The Lapalala Wilderness Reserve has a 41-year legacy of conserving and protecting the biodiversity of this beautiful landscape in the Waterberg, working together with people, communities, and nature. Only a three-hour drive from Johannesburg, this malaria-free reserve is very easily accessible.
Water is Life
With Mother Nature’s blessing and abundant rain this summer, the Reserve has been totally transformed, bringing new life and reason to visit one of the lowest people-density “Big 5” wildlife tourism destinations in southern Africa.
Magnificent indigenous trees, displaying colourful green canopies spread across this true wilderness area; new shoots including wild flowers and even mushrooms bring an additional array of colour, whilst migratory birds, floating on warm thermals, are welcomed back after a long cold winter.
Food is plentiful making it the ideal time for antelope such as impala and wildebeest to ‘drop’ their young. Taking their first tentative steps, these lambs and calves remain close to their mothers, as predatory lions and cheetahs prowl in close proximity taking advantage of the new-borns. Only a small percent of new-borns will survive but that is enough to support healthy herds and the incredible balance of nature!
The Wonderful World of Mushrooms
Hermann Muller is the Head of Conservation Management at Lapalala Wilderness Reserve. He tells us the most popular edible mushroom found on the reserve is a species from the Termitomyces family, locally known as makwaya or dikwaya. It forms large fleshy fruiting bodies which can be turned into a very tasty and hearty meal, although it is always important to look at them closely upon picking.
“Interestingly these mushrooms are associated with termites from the Macrotermes genus which grow pure cultures of this fungus in their mounds – something not even scientists are able to do in laboratories.”
Dave Jacobs, head guide and General Manager at Tintswalo Lapalala, is a dedicated “fungi fundi” over and above his passion for the environment. Here he shares insight into the wonderful world of mushrooms, commencing with words of caution to always consult an expert before foraging. Of the 1000 species found in South Africa, 80 are edible, about 80-100 are poisonous and will make you ill, and five are deadly.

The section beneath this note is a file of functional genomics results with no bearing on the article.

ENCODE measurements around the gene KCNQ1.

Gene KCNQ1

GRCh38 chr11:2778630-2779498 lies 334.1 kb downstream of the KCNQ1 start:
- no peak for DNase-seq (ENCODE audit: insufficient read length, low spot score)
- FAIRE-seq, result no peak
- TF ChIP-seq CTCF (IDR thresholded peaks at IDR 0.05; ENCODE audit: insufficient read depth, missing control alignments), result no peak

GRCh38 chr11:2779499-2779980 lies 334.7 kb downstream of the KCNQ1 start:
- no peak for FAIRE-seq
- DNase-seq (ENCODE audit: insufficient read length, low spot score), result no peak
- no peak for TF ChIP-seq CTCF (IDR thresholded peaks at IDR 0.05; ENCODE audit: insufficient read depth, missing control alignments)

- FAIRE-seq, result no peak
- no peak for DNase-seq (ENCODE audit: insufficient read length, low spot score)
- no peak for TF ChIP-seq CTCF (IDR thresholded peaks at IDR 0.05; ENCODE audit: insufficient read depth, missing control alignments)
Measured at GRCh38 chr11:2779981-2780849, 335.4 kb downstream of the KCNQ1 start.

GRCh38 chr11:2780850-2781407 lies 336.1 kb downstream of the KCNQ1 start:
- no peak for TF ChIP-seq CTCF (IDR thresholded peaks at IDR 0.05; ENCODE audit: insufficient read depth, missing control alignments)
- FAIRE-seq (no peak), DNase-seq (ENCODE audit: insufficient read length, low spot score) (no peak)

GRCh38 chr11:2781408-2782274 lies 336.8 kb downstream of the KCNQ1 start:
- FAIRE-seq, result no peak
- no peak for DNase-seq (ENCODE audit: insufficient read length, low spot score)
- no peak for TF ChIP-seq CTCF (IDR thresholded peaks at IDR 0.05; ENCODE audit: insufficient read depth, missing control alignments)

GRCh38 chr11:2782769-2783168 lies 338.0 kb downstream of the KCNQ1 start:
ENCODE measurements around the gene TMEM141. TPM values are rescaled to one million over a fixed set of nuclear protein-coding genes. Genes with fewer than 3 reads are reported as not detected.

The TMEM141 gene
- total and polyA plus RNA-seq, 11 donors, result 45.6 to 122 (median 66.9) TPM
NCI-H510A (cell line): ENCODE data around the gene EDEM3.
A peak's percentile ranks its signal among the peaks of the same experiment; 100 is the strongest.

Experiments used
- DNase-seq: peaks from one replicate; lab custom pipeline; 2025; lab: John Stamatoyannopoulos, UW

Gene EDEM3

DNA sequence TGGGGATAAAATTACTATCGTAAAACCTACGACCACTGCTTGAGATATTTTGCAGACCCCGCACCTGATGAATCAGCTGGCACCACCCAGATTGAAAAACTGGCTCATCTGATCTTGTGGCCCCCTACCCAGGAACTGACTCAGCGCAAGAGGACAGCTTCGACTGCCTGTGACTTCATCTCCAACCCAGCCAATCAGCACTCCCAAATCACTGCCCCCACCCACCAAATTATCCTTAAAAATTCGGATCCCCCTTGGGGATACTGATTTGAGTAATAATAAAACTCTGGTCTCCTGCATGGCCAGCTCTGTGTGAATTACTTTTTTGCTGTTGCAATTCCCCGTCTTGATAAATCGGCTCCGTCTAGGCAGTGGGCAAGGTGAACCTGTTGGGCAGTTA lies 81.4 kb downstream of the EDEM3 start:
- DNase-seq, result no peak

“A prize find for mushroom hunters is anything from the Bolete family species. All except one are edible; and as luck would have it, the inedible one occurs right here on Lapalala. It’s called the bushveld bolete (Phlebopus sudanicus) and is an exceptionally large mushroom, brownish in colour with blue staining flesh and a short bulbous stipe. Legend is that after consumption, it has been reported to cause intoxication.”
A Twitcher’s Paradise
Lapalala has recorded over three hundred bird species, including migratory birds that sensibly leave the cold European winter to spend summer at Lapalala. Recently spotted was a Wahlberg’s eagle nesting in a fig tree close to Roan plains in the eastern section of the reserve. The Wahlberg’s eagle migrates from the northern woodland regions of West and Central Africa and is only seen in this area between August and April. A small eagle, it stands at about 58cm, is brownish in colour and has a notable dark marking under its eyes. It hunts by soaring extremely high before swooping down and catching its prey comprising of ground birds and small mammals with its talons.
The Woodlands Kingfisher migrates from Central Africa and is usually seen here from October to April each year. This bird is distinguished by its electric blue back and distinctive red and black bill. Upon spreading its wings, patterns of white, bright blue and black are exquisite.
The Amur falcon is a small raptor which migrates from Siberia, Eastern China and Mongolia. On migration they fly for +/- four days, south through India and then cross the Arabian sea to get to the East African coast. Their crossing coincides with the migration of the wandering glider, a dragonfly species which migrate between the Indian sub-continent and East Africa – providing a tasty inflight meal for the large flocks of Amur falcons. The best time to observe the birds is in the early morning or late evening when they are out feeding on termites, locusts, ants and beetles.
These are just a few examples of new life and season-specific fauna and flora waiting to be explored and enjoyed at Lapalala Wilderness Reserve in the rainy season.
We look forward to welcoming you to the reserve for an immersive retreat in nature. Book your stay at one of our two luxury camps. The Tintswalo Lapalala Lodge overlooking a watering hole and the plains beyond offers a luxury, off the grid, tented camp experience.
Or Lepogo Lodges consisting of 2 separate accommodation options. Noka Camp which is perched on a 100ft clifftop with outstanding views of the winding Palala River and beyond, and Melote House soon to open in 2023.